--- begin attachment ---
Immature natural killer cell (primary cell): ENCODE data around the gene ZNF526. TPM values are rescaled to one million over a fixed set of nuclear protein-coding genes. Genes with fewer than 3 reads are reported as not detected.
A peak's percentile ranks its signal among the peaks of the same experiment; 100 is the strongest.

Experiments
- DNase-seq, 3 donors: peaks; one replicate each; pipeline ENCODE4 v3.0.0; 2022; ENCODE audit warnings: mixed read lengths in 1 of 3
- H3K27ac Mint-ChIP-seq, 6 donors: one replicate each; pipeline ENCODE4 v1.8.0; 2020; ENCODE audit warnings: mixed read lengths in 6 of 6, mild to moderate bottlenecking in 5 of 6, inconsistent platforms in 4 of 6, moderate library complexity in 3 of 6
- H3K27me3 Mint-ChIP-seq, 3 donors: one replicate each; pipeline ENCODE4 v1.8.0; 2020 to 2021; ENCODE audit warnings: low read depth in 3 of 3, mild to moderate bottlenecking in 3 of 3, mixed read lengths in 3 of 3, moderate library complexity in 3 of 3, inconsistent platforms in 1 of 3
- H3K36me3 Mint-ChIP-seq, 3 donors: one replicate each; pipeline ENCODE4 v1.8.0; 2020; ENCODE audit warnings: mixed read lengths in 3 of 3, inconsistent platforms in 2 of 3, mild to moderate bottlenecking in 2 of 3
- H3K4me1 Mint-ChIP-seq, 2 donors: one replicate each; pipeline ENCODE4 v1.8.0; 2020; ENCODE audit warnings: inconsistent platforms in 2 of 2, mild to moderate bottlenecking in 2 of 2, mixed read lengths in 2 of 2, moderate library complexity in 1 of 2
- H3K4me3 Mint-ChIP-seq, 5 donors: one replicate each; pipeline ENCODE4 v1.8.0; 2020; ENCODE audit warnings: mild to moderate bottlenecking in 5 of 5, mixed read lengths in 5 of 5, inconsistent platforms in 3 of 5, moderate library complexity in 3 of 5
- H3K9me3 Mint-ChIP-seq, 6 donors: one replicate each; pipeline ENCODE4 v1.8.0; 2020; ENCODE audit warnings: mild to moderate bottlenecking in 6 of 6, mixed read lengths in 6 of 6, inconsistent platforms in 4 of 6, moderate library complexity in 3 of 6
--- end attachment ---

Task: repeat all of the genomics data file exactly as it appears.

Immature natural killer cell (primary cell): ENCODE data around the gene ZNF526. TPM values are rescaled to one million over a fixed set of nuclear protein-coding genes. Genes with fewer than 3 reads are reported as not detected.
A peak's percentile ranks its signal among the peaks of the same experiment; 100 is the strongest.

Experiments
- DNase-seq, 3 donors: peaks; one replicate each; pipeline ENCODE4 v3.0.0; 2022; ENCODE audit warnings: mixed read lengths in 1 of 3
- H3K27ac Mint-ChIP-seq, 6 donors: one replicate each; pipeline ENCODE4 v1.8.0; 2020; ENCODE audit warnings: mixed read lengths in 6 of 6, mild to moderate bottlenecking in 5 of 6, inconsistent platforms in 4 of 6, moderate library complexity in 3 of 6
- H3K27me3 Mint-ChIP-seq, 3 donors: one replicate each; pipeline ENCODE4 v1.8.0; 2020 to 2021; ENCODE audit warnings: low read depth in 3 of 3, mild to moderate bottlenecking in 3 of 3, mixed read lengths in 3 of 3, moderate library complexity in 3 of 3, inconsistent platforms in 1 of 3
- H3K36me3 Mint-ChIP-seq, 3 donors: one replicate each; pipeline ENCODE4 v1.8.0; 2020; ENCODE audit warnings: mixed read lengths in 3 of 3, inconsistent platforms in 2 of 3, mild to moderate bottlenecking in 2 of 3
- H3K4me1 Mint-ChIP-seq, 2 donors: one replicate each; pipeline ENCODE4 v1.8.0; 2020; ENCODE audit warnings: inconsistent platforms in 2 of 2, mild to moderate bottlenecking in 2 of 2, mixed read lengths in 2 of 2, moderate library complexity in 1 of 2
- H3K4me3 Mint-ChIP-seq, 5 donors: one replicate each; pipeline ENCODE4 v1.8.0; 2020; ENCODE audit warnings: mild to moderate bottlenecking in 5 of 5, mixed read lengths in 5 of 5, inconsistent platforms in 3 of 5, moderate library complexity in 3 of 5
- H3K9me3 Mint-ChIP-seq, 6 donors: one replicate each; pipeline ENCODE4 v1.8.0; 2020; ENCODE audit warnings: mild to moderate bottlenecking in 6 of 6, mixed read lengths in 6 of 6, inconsistent platforms in 4 of 6, moderate library complexity in 3 of 6